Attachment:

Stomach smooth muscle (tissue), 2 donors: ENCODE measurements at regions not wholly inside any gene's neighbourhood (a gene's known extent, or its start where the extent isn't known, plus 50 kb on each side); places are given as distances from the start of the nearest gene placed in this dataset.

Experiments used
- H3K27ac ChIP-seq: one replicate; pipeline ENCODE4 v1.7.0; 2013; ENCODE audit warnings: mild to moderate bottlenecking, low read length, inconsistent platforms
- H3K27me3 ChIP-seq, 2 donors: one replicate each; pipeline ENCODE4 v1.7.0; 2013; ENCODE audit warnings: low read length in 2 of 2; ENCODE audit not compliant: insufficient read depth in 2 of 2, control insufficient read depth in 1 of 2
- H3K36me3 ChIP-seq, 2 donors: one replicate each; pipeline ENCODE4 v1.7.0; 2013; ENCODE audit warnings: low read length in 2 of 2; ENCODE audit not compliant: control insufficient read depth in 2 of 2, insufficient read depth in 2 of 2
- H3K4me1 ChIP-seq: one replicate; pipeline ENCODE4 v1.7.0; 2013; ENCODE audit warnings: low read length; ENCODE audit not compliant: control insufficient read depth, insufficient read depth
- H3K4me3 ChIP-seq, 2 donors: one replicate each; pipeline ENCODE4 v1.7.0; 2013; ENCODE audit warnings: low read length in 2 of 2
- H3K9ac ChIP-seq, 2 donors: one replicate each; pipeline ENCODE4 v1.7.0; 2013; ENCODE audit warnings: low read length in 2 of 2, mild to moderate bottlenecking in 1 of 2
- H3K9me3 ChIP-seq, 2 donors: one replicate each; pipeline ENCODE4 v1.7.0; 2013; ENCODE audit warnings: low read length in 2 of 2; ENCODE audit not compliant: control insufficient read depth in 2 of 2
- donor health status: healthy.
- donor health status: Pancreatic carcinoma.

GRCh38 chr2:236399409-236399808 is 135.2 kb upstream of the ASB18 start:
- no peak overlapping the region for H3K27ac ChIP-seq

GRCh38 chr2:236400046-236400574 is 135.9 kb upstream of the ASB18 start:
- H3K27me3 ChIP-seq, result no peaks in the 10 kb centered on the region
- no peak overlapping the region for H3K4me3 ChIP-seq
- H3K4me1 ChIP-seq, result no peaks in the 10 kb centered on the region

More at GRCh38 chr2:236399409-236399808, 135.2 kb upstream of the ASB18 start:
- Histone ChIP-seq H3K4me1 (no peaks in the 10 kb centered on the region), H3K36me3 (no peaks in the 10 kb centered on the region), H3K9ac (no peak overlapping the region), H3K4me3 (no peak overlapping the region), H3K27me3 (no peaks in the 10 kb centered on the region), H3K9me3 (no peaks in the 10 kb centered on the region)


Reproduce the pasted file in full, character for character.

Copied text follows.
Stomach smooth muscle (tissue), 2 donors: ENCODE measurements at regions not wholly inside any gene's neighbourhood (a gene's known extent, or its start where the extent isn't known, plus 50 kb on each side); places are given as distances from the start of the nearest gene placed in this dataset.

Experiments used
- H3K27ac ChIP-seq: one replicate; pipeline ENCODE4 v1.7.0; 2013; ENCODE audit warnings: mild to moderate bottlenecking, low read length, inconsistent platforms
- H3K27me3 ChIP-seq, 2 donors: one replicate each; pipeline ENCODE4 v1.7.0; 2013; ENCODE audit warnings: low read length in 2 of 2; ENCODE audit not compliant: insufficient read depth in 2 of 2, control insufficient read depth in 1 of 2
- H3K36me3 ChIP-seq, 2 donors: one replicate each; pipeline ENCODE4 v1.7.0; 2013; ENCODE audit warnings: low read length in 2 of 2; ENCODE audit not compliant: control insufficient read depth in 2 of 2, insufficient read depth in 2 of 2
- H3K4me1 ChIP-seq: one replicate; pipeline ENCODE4 v1.7.0; 2013; ENCODE audit warnings: low read length; ENCODE audit not compliant: control insufficient read depth, insufficient read depth
- H3K4me3 ChIP-seq, 2 donors: one replicate each; pipeline ENCODE4 v1.7.0; 2013; ENCODE audit warnings: low read length in 2 of 2
- H3K9ac ChIP-seq, 2 donors: one replicate each; pipeline ENCODE4 v1.7.0; 2013; ENCODE audit warnings: low read length in 2 of 2, mild to moderate bottlenecking in 1 of 2
- H3K9me3 ChIP-seq, 2 donors: one replicate each; pipeline ENCODE4 v1.7.0; 2013; ENCODE audit warnings: low read length in 2 of 2; ENCODE audit not compliant: control insufficient read depth in 2 of 2
- donor health status: healthy.
- donor health status: Pancreatic carcinoma.

GRCh38 chr2:236399409-236399808 is 135.2 kb upstream of the ASB18 start:
- no peak overlapping the region for H3K27ac ChIP-seq

GRCh38 chr2:236400046-236400574 is 135.9 kb upstream of the ASB18 start:
- H3K27me3 ChIP-seq, result no peaks in the 10 kb centered on the region
- no peak overlapping the region for H3K4me3 ChIP-seq
- H3K4me1 ChIP-seq, result no peaks in the 10 kb centered on the region

More at GRCh38 chr2:236399409-236399808, 135.2 kb upstream of the ASB18 start:
- Histone ChIP-seq H3K4me1 (no peaks in the 10 kb centered on the region), H3K36me3 (no peaks in the 10 kb centered on the region), H3K9ac (no peak overlapping the region), H3K4me3 (no peak overlapping the region), H3K27me3 (no peaks in the 10 kb centered on the region), H3K9me3 (no peaks in the 10 kb centered on the region)